I don't tell SAT installers how to align a dish, Why do installers keep telling me how to seal a roof?

Is it so hard to carry a tube of roof cement instead of silicone? and the cement is cheaper too!

There is not one specification from any asphalt shingle manufacturer that will spec out using silicone on their product. It's not compatible...Period.

Silicone doesn't seal to the asphalt, It sits on top of the mineral granules. Put a big enough blob of it on and it will divert the water around the blob until it no longer sticks to the granules.

Roof Cement bonds with asphalt saturated felts forming a proper long lasting seal.

Oh and always, ALWAYS cover the bolt heads, there is no seal between the bolt head and the metal foot pad. Water will migrate between them and down the screw.

20 years of commercial roofing and I still don't know how to properly align a dish.
 

wildbill129

SatelliteGuys Pro
Jul 31, 2009
1,273
0
Redding, CA
You've made my point. with your "Principle use" statement.

I don't tell SAT installers how to align a dish, Why do installers keep telling me how to seal a roof?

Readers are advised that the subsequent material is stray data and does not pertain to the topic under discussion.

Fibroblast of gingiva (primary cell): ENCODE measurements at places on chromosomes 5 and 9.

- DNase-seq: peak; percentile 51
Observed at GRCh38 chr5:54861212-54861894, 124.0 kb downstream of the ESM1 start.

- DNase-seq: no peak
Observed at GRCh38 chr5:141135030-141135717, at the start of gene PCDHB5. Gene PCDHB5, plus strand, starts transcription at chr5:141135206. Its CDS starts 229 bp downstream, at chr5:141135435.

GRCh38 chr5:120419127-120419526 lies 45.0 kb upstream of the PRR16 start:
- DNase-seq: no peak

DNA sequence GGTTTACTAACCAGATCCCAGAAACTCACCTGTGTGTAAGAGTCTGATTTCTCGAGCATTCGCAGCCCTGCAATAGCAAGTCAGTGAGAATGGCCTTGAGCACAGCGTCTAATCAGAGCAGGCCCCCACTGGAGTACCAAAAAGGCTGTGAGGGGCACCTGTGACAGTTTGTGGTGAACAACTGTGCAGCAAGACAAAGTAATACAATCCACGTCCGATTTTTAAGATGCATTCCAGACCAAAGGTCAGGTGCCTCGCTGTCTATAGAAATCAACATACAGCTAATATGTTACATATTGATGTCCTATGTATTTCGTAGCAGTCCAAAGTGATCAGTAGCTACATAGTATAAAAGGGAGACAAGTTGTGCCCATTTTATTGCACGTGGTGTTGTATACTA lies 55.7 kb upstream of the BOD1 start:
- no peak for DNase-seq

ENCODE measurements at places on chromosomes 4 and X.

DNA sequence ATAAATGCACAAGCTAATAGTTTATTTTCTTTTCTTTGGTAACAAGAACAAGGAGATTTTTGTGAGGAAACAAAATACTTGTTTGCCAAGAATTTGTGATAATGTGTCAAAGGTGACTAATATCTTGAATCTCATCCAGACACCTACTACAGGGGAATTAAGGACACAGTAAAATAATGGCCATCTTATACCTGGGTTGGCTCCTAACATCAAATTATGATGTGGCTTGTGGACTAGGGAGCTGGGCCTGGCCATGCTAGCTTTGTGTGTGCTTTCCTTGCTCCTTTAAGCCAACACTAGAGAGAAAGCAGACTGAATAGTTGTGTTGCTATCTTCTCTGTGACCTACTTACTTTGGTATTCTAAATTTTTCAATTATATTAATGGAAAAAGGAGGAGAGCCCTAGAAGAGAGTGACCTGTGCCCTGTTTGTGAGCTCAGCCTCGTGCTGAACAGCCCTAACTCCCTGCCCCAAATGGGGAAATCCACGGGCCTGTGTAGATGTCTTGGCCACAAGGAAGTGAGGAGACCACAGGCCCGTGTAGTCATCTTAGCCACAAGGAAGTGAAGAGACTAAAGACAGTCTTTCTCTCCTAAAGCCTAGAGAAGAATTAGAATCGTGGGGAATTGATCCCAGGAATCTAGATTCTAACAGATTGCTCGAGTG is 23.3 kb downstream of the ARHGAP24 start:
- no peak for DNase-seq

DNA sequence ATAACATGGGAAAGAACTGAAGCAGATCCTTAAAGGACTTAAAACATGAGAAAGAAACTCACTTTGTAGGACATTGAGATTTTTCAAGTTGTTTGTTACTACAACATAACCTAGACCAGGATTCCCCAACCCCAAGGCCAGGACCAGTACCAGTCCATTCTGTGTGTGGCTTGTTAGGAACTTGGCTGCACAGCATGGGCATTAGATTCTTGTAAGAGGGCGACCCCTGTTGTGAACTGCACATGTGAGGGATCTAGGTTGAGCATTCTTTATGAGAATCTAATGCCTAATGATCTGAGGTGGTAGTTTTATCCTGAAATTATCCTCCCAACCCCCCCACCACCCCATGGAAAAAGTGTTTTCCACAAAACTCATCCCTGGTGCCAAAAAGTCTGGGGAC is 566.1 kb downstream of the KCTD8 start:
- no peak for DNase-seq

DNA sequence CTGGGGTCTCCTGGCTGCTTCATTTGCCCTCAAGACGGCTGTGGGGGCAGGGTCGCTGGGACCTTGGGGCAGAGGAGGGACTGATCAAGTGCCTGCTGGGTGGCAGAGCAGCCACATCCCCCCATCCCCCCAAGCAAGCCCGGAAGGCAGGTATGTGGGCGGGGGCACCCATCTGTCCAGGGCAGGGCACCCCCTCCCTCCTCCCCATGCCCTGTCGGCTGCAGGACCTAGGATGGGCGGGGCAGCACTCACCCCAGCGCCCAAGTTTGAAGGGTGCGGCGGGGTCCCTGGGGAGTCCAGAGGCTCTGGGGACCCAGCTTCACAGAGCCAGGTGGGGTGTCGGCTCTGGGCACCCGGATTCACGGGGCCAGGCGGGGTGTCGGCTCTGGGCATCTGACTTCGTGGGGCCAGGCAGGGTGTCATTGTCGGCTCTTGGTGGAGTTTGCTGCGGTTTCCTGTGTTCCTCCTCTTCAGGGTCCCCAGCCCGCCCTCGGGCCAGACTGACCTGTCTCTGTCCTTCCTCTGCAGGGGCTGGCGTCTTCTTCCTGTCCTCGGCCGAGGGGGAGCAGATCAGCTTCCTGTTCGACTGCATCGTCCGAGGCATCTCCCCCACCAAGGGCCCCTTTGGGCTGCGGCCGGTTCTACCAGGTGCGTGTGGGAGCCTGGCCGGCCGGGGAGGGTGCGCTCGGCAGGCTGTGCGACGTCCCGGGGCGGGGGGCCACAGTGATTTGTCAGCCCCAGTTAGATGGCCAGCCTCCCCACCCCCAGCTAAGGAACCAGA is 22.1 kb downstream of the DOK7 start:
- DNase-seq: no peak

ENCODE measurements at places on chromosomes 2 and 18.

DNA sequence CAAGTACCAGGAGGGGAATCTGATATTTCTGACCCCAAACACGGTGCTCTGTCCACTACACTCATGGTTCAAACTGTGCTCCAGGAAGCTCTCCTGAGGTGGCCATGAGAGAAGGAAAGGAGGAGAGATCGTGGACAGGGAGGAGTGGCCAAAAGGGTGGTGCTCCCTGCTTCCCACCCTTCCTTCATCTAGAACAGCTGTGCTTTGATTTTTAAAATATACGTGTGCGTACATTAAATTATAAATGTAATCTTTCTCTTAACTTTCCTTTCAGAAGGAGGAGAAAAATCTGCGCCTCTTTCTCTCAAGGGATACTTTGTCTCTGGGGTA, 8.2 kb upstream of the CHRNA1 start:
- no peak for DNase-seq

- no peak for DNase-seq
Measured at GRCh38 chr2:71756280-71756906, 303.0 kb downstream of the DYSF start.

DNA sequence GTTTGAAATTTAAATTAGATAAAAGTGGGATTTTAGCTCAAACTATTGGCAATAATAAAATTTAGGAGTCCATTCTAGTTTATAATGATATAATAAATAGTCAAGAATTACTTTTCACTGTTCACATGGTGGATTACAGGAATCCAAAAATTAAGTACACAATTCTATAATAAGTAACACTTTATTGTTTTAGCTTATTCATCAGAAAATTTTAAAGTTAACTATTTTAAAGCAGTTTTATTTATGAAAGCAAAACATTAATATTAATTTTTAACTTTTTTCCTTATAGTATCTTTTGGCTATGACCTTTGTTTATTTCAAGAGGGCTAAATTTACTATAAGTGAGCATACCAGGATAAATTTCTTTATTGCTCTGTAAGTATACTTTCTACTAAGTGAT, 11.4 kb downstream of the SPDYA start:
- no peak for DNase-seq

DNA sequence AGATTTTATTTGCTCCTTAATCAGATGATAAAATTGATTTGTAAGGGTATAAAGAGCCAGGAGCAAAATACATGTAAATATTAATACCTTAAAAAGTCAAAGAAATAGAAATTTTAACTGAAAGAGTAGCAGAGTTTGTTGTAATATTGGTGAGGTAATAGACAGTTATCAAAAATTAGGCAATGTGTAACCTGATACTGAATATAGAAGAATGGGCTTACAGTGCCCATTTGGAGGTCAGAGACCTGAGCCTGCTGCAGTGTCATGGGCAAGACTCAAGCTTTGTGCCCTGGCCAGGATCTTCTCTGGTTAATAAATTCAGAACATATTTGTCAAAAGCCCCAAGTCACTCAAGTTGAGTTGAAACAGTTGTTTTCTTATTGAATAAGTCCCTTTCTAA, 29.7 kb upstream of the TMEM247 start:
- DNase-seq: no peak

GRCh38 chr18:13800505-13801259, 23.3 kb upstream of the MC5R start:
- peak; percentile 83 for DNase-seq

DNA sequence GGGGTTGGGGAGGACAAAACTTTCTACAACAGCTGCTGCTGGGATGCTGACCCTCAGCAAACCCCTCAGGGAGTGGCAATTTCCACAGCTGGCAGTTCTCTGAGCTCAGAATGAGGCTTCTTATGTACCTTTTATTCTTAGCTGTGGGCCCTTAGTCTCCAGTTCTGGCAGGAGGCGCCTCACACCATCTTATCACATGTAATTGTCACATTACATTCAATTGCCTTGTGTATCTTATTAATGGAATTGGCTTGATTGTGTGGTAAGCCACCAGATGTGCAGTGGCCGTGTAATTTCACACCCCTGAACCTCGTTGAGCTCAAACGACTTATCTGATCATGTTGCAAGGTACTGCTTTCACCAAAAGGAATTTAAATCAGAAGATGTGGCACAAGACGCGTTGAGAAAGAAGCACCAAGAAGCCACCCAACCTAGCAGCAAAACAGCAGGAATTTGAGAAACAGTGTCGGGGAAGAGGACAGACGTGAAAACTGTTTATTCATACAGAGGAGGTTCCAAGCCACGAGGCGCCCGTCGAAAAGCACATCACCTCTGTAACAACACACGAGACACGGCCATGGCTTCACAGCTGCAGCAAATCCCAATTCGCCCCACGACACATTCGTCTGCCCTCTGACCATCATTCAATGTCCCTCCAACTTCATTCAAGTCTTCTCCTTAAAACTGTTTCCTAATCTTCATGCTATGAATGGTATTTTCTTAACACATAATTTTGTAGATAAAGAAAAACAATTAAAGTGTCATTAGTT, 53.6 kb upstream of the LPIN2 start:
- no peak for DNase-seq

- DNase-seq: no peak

Is it so hard to carry a tube of roof cement instead of silicone? and the cement is cheaper too!

There is not one specification from any asphalt shingle manufacturer that will spec out using silicone on their product. It's not compatible...Period.

Silicone doesn't seal to the asphalt, It sits on top of the mineral granules. Put a big enough blob of it on and it will divert the water around the blob until it no longer sticks to the granules.

Roof Cement bonds with asphalt saturated felts forming a proper long lasting seal.

Oh and always, ALWAYS cover the bolt heads, there is no seal between the bolt head and the metal foot pad. Water will migrate between them and down the screw.

20 years of commercial roofing and I still don't know how to properly align a dish.

Ditto, I have been doing construction as a career and now a hobby for 20 years. Silicone on asphalt shingles is not a good permanent solution....if silicone was a good roof sealant it would be marketed as such....it's not.
 

talos4

SatelliteGuys Pro
May 26, 2005
577
0
SE Wisconsin
Some of the locals around here use a soft black neoprene gasket material. Among the advantages over rubber materials is that it is highly UV and asphalt resistant.